Politics in Virginia--Rev. Norval Wilson--John Moncure Daniel, Editor of the Examiner--My First Appearance in Print.
ALTHOUGH after reaching home I recovered from illness, it was decided that I should not return to college until after summer vacation. Thus I had early in my seventeenth year five months in which to study things not taught in academy or college. Good opportunities came. My father's partner in the cotton-factory, Warren Slaughter, a very intelligent gentleman, invited me to go with him in his buggy on a tour through several counties-- Fauquier, Culpeper, Loudoun. We visited villages and home- steads in all of which Mr. Slaughter had relatives or friends, and I made many pleasant acquaintances.
Another tour was with my uncle Eustace Conway (afterwards judge) in his buggy, to attend courts in Stafford, Prince William (Brentsville), and Fairfax. The presidential contest between Lewis Cass ( Democrat) and General Zachary Taylor ( Whig) was in full blast, and at Brentsville I heard speeches from several political orators of Virginia. After its morning session the court adjourned till next day; at two a bell was rung, and a crowd assembled in the grove, where arrangements had been made to give a hearing to Congressman Pendleton; but the Democrats would not let their opponents have it all their own way, and had secured the attendance of Hon. John S. Barbour, Sr., the most famous orator in Virginia. The debate was opened by two able Warrenton lawyers--Payne ( Democrat), and Chilton ( Whig). Chilton was the Virginia nobleman who volunteered to act eleven years later as counsel for John Brown after the raid at Harper's Ferry.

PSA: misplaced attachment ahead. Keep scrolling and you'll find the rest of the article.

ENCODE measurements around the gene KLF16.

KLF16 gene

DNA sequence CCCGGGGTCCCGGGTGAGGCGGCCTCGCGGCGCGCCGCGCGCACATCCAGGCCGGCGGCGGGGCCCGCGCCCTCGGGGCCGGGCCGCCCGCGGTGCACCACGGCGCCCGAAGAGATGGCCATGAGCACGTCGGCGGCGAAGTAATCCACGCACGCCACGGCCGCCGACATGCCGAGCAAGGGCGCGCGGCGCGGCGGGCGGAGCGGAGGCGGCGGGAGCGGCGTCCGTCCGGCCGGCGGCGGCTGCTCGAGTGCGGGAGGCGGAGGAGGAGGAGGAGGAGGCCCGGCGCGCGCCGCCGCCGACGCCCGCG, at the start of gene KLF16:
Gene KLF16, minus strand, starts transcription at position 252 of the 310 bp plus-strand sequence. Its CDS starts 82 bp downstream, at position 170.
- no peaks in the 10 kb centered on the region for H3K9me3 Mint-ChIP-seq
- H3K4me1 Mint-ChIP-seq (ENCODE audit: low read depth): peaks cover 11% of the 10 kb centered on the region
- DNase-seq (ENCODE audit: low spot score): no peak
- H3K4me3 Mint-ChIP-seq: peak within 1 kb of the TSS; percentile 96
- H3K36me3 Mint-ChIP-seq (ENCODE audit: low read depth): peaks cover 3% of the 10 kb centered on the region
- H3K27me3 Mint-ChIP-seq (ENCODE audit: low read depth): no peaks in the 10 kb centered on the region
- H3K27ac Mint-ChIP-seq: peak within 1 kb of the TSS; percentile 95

My father had been a delegate in the national convention that nominated Lewis Cass; my uncle Eustace was an ardent Democrat; so was I, of course; but a note in my diary shows that bias did not quite blind me: "Mr. Pendleton is certainly